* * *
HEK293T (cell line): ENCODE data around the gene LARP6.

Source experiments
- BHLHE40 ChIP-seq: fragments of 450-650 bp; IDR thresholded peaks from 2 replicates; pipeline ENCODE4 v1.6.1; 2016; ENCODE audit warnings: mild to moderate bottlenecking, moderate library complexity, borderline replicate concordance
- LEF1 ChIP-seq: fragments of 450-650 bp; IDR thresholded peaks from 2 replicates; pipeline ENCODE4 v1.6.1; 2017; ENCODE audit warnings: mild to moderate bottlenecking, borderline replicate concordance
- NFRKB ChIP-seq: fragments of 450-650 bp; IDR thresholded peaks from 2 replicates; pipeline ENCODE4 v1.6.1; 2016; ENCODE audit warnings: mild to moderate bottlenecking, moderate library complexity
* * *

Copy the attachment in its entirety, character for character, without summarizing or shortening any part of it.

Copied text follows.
HEK293T (cell line): ENCODE data around the gene LARP6.

Source experiments
- BHLHE40 ChIP-seq: fragments of 450-650 bp; IDR thresholded peaks from 2 replicates; pipeline ENCODE4 v1.6.1; 2016; ENCODE audit warnings: mild to moderate bottlenecking, moderate library complexity, borderline replicate concordance
- LEF1 ChIP-seq: fragments of 450-650 bp; IDR thresholded peaks from 2 replicates; pipeline ENCODE4 v1.6.1; 2017; ENCODE audit warnings: mild to moderate bottlenecking, borderline replicate concordance
- NFRKB ChIP-seq: fragments of 450-650 bp; IDR thresholded peaks from 2 replicates; pipeline ENCODE4 v1.6.1; 2016; ENCODE audit warnings: mild to moderate bottlenecking, moderate library complexity